PULLMAN — During the week leading up to Colorado’s visit to Washington State, there was a good deal of dialogue about whether a certain football team could win a game this season.
At the moment, that still seems like a worthy question: Will the Cougars find a way to beat anybody that’s left on their schedule?
Against all odds — and they were 20-point favorites against the Buffaloes — WSU somehow found a way to cough up a 17-point lead in the last seven minutes and drop a 35-34 gut-ripper to the visitors.
“I don’t get it,” said WSU cornerback Daniel Simmons, more than once, as he tried to come to grips with what he had just seen. “In my opinion, we lost to a team we’re far better than.”
Maybe in some elements. Maybe in skill, but certainly not in smarts, and certainly not in sensing context of the game, and down-and-distance. WSU might have collegians on the field, but in some aspects of the game, they’re still in need of training wheels.
“The biggest thing is our mentality,” said WSU coach Mike Leach, whose team fell to 2-2. “When we get ahead, we want to relax and enjoy it, which is crazy. As coaches, we’ve gotta change it.”
For all the grueling conditioning Leach has implemented, all the diabolical “Midnight Maneuvers” WSU endured here in the dead of winter, it’s clear the Cougars are getting beat above the neck.
Some of that starts with coaching.
Hard as it is to believe, WSU led 31-14 with about eight minutes left, and was at the Colorado 19, fourth-and-three.
Leach has a reliable field-goal kicker in Andrew Furney, and he probably figured three more points would leave it a three-score game.
So he went for it, and Connor Halliday, who played poorly in the fourth quarter, appeared to have plenty of room to run for the first down (again), but threw an interception over the middle.
“We should have converted it,” Leach said when I asked about the call. “We had wide-open space underneath.”
About a half-hour later, those three points would have looked pretty good for WSU.
Five plays later, Colorado’s Nick Kasa had wide-open spaces in the secondary. The Cougars allowed the tight end to get behind them on a 70-yard pass play.
“I didn’t realize it was an ‘empty’ formation,” said safety Deone Bucannon. “I was on the wrong guy. It was totally my fault.”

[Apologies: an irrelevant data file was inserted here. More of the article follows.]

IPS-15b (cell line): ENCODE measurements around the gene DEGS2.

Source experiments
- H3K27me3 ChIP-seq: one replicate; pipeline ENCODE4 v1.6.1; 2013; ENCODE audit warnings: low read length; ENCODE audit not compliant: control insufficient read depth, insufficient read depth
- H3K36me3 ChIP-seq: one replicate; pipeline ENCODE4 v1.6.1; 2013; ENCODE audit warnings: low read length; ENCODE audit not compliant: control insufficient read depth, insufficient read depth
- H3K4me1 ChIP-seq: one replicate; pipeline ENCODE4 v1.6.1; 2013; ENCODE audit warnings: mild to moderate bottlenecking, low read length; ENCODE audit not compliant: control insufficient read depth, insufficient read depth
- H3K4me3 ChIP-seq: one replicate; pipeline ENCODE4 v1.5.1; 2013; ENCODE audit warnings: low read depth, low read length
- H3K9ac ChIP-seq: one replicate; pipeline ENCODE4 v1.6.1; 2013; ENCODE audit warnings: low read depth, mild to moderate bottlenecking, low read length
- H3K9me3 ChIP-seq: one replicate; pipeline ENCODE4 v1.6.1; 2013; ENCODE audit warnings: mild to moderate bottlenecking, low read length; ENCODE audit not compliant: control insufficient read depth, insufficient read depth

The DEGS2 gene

A series later, Colorado (1-3) is backed up to its own 16 inside five minutes, and WSU linebacker Darryl Monroe lays a thundering hit on Jordan Webb, the CU quarterback, and Webb is so doubled over he has to leave the game, replaced by Nick Hirschman.
All together now, class, what does a little-used, fresh-off-the-bench quarterback usually do when he enters the game? He hands it off. Hirschman gives it to Tony Jones on a stretch play, linebacker Eric Oertel takes a bad angle and Jones bolts 84 yards down the right sideline, and suddenly it’s 31-28.
And as Leach would say, now it was panic time for WSU.
“Physically, we can run, we can hit people,” he said in what amounted to an exasperated, 10-minute tirade. “It’s gotta look like Tuesday’s and Wednesday’s practices. We haven’t had a game yet that looks like Tuesday’s and Wednesday’s practices. If we can do it (then), why the hell can’t you do it on Saturday?”
Of course, there were the obligatory couple of killer personal-foul penalties (Andrei Lintz, freshman Kache Palacio) and a chaotic defensive substitution by WSU that drew a flag. That made it seven second-half penalties, atop seven in the fourth quarter last week at UNLV.
And eventually, here were the Buffs — the team that was going to go winless this year — at the WSU 4, fourth-and-goal, 12 seconds left. They spread the field, Webb took the snap and sallied easily to his left and into the end zone on a quarterback draw. Will Oliver’s extra point completed it.
“They spread us out and made us back our eyes off the quarterback,” said Bucannon. “They made each one of us focus on the receiver.”
“That was a great call,” said Simmons.
A great call that squared the heartbreak the Buffs felt when the Cougars beat them in the final minutes last year in Boulder in the Mile High Miracle.
And so, here are the Cougars at 2-2, and only if you believe they can go 4-4 against their last eight Pac-12 opponents do they get to a bowl game.
That’s not happening. In the long, agonizing climb back to respectability here, it’s the matters of the mind where the Cougars are coming up a poor second.